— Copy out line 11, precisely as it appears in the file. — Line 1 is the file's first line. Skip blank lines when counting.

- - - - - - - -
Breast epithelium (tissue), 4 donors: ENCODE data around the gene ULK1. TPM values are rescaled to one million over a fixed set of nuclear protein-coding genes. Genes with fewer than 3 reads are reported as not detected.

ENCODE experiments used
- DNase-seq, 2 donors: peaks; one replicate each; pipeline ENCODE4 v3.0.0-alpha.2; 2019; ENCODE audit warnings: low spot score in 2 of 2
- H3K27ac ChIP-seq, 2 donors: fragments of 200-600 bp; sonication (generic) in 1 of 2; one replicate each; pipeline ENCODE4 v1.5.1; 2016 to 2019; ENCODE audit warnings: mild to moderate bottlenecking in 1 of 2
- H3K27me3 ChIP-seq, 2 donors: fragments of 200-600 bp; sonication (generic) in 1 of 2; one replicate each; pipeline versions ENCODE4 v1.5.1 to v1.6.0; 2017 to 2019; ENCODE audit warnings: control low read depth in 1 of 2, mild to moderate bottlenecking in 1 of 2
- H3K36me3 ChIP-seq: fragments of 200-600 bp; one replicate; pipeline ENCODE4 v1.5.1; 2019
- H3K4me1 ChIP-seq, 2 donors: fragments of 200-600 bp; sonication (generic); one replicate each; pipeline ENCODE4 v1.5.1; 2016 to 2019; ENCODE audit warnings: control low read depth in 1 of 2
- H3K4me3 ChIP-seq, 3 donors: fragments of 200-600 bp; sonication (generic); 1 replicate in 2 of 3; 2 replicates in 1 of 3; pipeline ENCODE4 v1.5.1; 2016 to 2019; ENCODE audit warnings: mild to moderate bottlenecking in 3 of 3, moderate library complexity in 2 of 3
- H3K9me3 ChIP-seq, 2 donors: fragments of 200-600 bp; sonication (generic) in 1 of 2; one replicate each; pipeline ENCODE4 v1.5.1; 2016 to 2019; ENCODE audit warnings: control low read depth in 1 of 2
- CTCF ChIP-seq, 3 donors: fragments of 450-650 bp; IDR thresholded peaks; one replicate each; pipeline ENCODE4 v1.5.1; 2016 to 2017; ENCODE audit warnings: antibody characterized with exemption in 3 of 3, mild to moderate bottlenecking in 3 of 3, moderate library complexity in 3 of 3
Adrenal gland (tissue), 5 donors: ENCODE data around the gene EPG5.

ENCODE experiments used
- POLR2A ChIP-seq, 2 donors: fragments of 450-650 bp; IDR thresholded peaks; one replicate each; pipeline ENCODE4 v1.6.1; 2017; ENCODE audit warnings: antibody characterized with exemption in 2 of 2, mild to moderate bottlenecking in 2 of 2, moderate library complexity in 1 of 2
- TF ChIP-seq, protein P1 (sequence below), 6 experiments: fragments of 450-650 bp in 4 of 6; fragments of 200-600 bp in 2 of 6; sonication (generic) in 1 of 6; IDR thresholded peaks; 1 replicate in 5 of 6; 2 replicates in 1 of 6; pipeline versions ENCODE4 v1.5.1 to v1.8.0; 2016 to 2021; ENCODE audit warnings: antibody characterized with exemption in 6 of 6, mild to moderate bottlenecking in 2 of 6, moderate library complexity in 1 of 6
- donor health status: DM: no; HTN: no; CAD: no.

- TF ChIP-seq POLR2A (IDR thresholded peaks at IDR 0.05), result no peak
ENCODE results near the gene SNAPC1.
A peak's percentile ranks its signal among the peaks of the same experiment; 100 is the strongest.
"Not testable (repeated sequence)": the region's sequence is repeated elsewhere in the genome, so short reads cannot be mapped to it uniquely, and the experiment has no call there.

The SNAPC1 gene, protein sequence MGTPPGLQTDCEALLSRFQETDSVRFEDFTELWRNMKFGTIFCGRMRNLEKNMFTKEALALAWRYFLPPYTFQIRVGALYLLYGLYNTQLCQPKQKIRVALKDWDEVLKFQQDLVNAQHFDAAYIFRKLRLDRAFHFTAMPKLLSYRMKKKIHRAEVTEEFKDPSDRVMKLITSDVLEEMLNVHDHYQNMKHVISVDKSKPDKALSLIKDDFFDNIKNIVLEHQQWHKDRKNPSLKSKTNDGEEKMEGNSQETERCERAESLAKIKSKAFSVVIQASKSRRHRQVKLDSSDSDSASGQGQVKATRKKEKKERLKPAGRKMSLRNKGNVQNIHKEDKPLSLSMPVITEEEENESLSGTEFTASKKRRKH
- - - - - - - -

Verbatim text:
Adrenal gland (tissue), 5 donors: ENCODE data around the gene EPG5.